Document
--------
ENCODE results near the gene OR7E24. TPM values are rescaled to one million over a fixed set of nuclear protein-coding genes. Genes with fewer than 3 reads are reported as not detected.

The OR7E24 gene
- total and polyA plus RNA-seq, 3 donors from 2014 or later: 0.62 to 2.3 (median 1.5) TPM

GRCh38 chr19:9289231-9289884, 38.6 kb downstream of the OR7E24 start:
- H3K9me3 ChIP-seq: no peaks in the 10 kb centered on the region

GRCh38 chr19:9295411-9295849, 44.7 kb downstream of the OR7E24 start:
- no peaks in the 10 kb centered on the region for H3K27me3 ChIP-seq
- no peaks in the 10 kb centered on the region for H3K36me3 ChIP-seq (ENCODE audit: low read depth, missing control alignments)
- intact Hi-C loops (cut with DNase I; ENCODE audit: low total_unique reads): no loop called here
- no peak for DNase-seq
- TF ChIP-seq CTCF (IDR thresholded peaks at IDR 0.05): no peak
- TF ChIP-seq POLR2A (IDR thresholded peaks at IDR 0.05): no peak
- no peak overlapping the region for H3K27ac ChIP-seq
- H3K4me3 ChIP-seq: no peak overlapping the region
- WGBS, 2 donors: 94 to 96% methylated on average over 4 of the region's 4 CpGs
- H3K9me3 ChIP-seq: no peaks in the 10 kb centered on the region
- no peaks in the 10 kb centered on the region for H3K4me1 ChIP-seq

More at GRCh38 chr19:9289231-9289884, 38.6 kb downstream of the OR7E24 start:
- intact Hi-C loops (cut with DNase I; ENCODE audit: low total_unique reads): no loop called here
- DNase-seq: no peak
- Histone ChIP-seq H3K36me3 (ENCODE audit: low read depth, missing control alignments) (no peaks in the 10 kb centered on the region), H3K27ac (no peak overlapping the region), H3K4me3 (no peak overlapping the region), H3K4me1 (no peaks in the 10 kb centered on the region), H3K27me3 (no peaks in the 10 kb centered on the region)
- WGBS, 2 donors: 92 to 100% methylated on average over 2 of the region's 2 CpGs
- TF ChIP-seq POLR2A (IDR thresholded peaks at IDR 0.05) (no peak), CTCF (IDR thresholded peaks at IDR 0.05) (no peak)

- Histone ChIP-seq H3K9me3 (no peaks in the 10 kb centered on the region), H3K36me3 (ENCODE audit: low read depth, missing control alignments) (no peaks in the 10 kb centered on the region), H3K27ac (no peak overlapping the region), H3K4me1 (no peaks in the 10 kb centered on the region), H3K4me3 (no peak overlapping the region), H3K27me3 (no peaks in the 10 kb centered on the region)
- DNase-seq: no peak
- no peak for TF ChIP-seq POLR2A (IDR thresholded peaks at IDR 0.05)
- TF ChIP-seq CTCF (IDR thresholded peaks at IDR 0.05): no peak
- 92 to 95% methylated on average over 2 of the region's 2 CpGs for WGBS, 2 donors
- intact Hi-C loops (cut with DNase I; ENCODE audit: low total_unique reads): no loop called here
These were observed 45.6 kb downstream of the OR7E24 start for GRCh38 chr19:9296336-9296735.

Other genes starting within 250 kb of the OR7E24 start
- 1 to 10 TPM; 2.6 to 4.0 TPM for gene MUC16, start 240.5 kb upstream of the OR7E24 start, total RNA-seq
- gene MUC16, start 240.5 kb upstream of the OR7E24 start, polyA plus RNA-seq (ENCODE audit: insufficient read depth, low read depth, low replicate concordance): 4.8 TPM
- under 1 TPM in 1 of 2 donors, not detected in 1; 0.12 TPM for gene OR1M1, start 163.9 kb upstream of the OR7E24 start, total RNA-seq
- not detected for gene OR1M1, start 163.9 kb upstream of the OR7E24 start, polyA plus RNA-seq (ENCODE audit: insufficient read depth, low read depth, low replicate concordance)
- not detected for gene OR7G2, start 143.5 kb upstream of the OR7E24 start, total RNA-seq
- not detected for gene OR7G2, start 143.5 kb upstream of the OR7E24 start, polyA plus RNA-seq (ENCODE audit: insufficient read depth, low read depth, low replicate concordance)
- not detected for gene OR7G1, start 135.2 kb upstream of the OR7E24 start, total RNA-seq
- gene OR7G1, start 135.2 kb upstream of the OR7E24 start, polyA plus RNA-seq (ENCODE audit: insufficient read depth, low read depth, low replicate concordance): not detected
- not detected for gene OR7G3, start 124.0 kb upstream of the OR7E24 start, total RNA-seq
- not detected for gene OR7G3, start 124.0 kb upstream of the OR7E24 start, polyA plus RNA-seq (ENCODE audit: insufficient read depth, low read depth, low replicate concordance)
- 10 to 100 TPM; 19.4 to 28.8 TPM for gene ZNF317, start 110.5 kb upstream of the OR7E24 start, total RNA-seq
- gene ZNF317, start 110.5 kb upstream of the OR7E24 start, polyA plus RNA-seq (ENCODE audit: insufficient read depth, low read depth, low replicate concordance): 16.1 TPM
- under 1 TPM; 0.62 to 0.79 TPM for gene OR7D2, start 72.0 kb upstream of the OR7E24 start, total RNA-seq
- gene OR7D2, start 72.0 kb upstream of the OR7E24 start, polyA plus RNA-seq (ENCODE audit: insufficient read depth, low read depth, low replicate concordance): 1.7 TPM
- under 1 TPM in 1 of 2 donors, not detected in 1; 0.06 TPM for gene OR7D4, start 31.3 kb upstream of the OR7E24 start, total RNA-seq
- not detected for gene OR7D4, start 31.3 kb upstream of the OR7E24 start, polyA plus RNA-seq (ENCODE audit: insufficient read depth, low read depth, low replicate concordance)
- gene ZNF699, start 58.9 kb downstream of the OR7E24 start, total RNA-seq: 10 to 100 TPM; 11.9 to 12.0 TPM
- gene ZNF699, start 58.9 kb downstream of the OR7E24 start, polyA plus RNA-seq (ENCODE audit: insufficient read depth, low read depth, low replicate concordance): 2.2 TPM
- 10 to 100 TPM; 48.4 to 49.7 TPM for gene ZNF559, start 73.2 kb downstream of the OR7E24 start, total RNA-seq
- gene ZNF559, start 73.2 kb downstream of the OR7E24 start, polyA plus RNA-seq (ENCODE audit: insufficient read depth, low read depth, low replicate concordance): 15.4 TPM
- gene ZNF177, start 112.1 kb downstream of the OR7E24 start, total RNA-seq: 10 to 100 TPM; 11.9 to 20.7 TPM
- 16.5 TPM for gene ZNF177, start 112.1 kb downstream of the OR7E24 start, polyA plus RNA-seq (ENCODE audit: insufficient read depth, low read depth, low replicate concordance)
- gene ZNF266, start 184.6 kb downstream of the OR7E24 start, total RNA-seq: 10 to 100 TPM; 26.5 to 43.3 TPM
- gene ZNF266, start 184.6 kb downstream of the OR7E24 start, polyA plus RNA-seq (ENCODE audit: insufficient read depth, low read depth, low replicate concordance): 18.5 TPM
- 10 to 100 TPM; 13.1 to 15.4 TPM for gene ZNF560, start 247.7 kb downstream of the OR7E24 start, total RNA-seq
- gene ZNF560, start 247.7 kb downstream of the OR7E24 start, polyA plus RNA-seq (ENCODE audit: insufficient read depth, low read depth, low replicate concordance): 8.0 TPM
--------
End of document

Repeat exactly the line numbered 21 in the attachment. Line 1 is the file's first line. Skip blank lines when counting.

- Histone ChIP-seq H3K36me3 (ENCODE audit: low read depth, missing control alignments) (no peaks in the 10 kb centered on the region), H3K27ac (no peak overlapping the region), H3K4me3 (no peak overlapping the region), H3K4me1 (no peaks in the 10 kb centered on the region), H3K27me3 (no peaks in the 10 kb centered on the region)